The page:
Directed by Ang Lee, the 4-time Oscar-winning film (including Best Foreign Film) garnered a slew of global awards and nominations including BAFTA and Golden Horse Best Actress nods for Yeoh. She would reprise her role as Yu in the 2016 sequel, Crouching Tiger, Hidden Dragon: Sword of Destiny, co-starring Donnie Yen and Harry Shum Jr.

3. 'The Lady' (2011)

Michelle Yeoh as freedom fighter Aung San Suu Kyi in 2011's The Lady. Credit: EuropaCorp

From appearance to tone of voice, Yeoh's portrayal of real-life Myanmar political icon Aung San Suu Kyi in The Lady is one of her best dramatic performances. To look the part, the actress adjusted her exercise regime in order to look as thin as the British-educated freedom fighter and even learned the Burmese language to make a key political rally scene look authentic.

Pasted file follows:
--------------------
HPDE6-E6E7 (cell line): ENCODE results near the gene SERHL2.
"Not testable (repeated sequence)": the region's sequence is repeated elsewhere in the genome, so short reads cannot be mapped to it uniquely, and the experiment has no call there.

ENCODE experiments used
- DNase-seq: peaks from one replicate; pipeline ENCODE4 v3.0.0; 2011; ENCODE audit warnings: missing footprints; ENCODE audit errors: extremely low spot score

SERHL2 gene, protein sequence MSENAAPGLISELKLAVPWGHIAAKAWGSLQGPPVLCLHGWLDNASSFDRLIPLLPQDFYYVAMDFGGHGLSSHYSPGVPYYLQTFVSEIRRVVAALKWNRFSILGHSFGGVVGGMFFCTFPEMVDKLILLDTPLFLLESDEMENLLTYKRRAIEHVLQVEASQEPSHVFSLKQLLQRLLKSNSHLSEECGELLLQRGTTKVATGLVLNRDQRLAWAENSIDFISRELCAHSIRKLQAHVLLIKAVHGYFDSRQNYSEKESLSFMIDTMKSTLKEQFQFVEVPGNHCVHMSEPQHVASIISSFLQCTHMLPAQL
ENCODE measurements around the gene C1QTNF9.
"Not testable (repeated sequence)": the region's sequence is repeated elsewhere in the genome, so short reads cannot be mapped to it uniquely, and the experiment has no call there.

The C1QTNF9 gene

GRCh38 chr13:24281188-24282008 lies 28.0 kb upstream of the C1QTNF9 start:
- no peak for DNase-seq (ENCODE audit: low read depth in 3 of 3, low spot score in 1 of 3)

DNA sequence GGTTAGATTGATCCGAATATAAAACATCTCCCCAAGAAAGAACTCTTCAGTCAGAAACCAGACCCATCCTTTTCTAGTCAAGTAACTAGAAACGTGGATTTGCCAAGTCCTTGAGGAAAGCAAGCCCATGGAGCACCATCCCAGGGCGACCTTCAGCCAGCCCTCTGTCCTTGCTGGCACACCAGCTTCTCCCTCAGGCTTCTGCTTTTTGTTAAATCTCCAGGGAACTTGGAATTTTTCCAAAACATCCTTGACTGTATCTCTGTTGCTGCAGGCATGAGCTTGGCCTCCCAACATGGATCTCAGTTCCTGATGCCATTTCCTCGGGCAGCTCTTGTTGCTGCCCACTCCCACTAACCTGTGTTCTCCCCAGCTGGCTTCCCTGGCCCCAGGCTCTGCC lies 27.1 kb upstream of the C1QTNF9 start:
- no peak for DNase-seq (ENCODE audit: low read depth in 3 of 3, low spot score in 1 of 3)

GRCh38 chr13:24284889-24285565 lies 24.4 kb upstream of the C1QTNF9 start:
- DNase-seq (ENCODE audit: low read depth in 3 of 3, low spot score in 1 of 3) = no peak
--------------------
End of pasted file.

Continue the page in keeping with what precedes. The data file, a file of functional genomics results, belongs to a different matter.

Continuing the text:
Directed by Luc Besson, the French-British film—which focuses on the relationship between Aung and her writer husband Michael Aris (David Thewlis) as she becomes a symbol of Burma's democratic movement—is a well-filmed, brilliantly acted biopic which was sadly overshadowed by Meryl Streep's The Iron Lady, a portrayal of yet another famous woman politician, released the same year.

4. 'Supercop' (1992)

Michelle Yeoh did her own stunts in Jackie Chan's Supercop (1992). Credit: Dimension Films

Yeoh had already made her name as an action star in the 1980s with kick-ass roles in Hong Kong films such as Yes, Madam! (1985) and Dynamite Fighters (1987). Starring in 1992's Supercop, the third installment of action superstar Jackie Chan's Police Story series, would propel the former model to worldwide recognition.